Iran’s New Drone Is a Twin-Engine Bomber

But it’s probably unreliable

Iran’s New Drone Is a Twin-Engine Bomber Iran’s New Drone Is a Twin-Engine Bomber

Uncategorized February 3, 2015 0

Every year during the last week of December, the Iranian government celebrates National Research Week. As this is Iran—where there’s a paucity of civilian... Iran’s New Drone Is a Twin-Engine Bomber

Every year during the last week of December, the Iranian government celebrates National Research Week. As this is Iran—where there’s a paucity of civilian scientific research—the week is almost completely dedicated to military achievements.

The same was true for 2014’s exhibition. Amid a torrent of propaganda footage, the state-owned Iranian Aviation Industries revealed a new jet-powered drone—one likely designed for combat.

The company didn’t divulge any of the drone’s characteristics or specifications. The only notion of its existence was brief, grainy footage taken during a flight test, a moment of which is seen above.

But the footage reveals a few details about the unmanned aircraft. The drone has twin jet engines—an unusual arrangement for modern unmanned aerial vehicles.

Two engines require additional subsystems to keep the drone airborne, and it makes the aircraft more expensive. The engines have considerable space between them—resembling the central canal on the twin-engine F-14 Tomcat.

This could be extra room for weapons without causing excessive drag on the airframe.

Finally, the drone has very small wings, suggesting that it relies on high speeds and its peculiar shape to produce lift. This feature likely reduces the drone’s flight time, essential for reconnaissance UAVs.

Above—a single-engine Karrar drone armed with an HQ-7 air-to-air missile. Mehr News Agency photo. At top—Iran’s new twin-engine drone. Photo via Iranian forums

So if it’s not a surveillance drone, then what is it? Tehran might have designed the vehicle for attack missions—which corresponds with recent trends in the Iranian defense industry toward heavily-armed, fast drones.

Three months ago, Iran introduced several new air-to-air and air-to-ground munitions for its previously-revealed, single-engine Karar drone.

The new weapons included an air-to-air missile based on Chinese HQ-7, which Tehran produces under license. This new, unnamed missile uses a thermal seeker and fewer control surfaces compared to the HQ-7, which uses radio command guidance. The missile has a range between 12 to 20 kilometers and a speed of Mach 2.7.

The other weapon revealed for Karar was the Shafagh air-to-ground missile. With a range of 12 kilometers, Shafagh can penetrate 1,500-millimeters of rolled steel armor.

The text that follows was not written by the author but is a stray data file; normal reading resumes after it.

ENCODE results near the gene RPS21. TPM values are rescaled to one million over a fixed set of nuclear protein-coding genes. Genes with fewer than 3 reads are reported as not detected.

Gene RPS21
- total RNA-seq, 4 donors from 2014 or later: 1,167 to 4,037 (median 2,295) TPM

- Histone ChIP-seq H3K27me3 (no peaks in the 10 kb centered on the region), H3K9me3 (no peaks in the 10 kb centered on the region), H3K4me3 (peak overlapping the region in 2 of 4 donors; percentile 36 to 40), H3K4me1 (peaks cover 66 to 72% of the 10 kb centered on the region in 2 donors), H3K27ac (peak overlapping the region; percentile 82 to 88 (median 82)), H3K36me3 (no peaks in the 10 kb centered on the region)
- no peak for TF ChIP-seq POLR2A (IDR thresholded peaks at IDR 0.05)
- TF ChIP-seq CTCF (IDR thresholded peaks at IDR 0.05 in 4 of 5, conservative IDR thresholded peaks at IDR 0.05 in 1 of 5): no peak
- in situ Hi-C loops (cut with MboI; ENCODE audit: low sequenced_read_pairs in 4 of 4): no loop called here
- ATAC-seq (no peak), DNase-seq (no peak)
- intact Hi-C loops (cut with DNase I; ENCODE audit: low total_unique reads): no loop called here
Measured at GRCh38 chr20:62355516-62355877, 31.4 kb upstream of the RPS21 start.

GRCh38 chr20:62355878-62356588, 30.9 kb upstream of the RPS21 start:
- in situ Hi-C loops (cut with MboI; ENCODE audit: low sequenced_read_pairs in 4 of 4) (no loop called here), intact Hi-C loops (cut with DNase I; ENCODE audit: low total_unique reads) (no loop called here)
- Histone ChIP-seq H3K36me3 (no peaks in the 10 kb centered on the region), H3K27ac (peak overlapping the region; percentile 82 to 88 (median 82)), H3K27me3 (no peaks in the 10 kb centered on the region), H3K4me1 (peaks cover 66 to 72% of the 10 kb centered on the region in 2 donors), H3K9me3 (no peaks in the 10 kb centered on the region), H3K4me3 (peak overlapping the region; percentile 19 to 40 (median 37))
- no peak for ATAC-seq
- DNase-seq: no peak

We previously knew Karar could carry 500-pound guided bombs and two C-705 missiles. While Karar could serve in a multi-role configuration to attack field targets such as light structures and vehicles, the new drone might provide heavy assault capabilities against command-and-control infrastructure and other strategic sites.

Attack drones are a smart choice for a poor country. Iran’s two air forces have proven to be largely ineffective in the ongoing conflict in Iraq.

Compared to manned fighter jets, drones cost a lot less to replace, and they don’t need extensive pilot training and maintenance. Drones can also carry out swarm attacks—launching dozens of networked machines at a single foe—which significantly boosts the chances of success against well-defended strategic targets.

Iranian Mohajer-4B crashed in Deir Al Zour, Syria. Photo via Islamic State propaganda video

But Iran faces substantial technological challenges before it forms an effective attack drone fleet.

Tehran knows how to get them off the ground—but it’s still working on how to keep the machines in the air.

The most important challenge is building secure and sustainable communications systems. As Iran doesn’t have access to satellite networks, it has faced serious problems maintaining contact with its drones.

Some observers report at least 50 medium-size drone losses in past two years.

To be sure, Iran does successfully use drones, balloons and relay posts. For instance, Iranian drones made reconnaissance flights over the Syrian city of Deir Al Zour, at least 200 kilometers from Iranian operating bases in the country.

But in early January, an Iranian Mohajer-4B drone crashed in Deir Al Zour — a hint the drone’s intermediate relay systems might be unreliable.

The communication challenges are even more crucial in strike missions. The drone has to correctly identify and hit its target—and in some cases, provide post-strike assessments. Unless Iran overcomes its technological challenges, the new drone program will not likely succeed.

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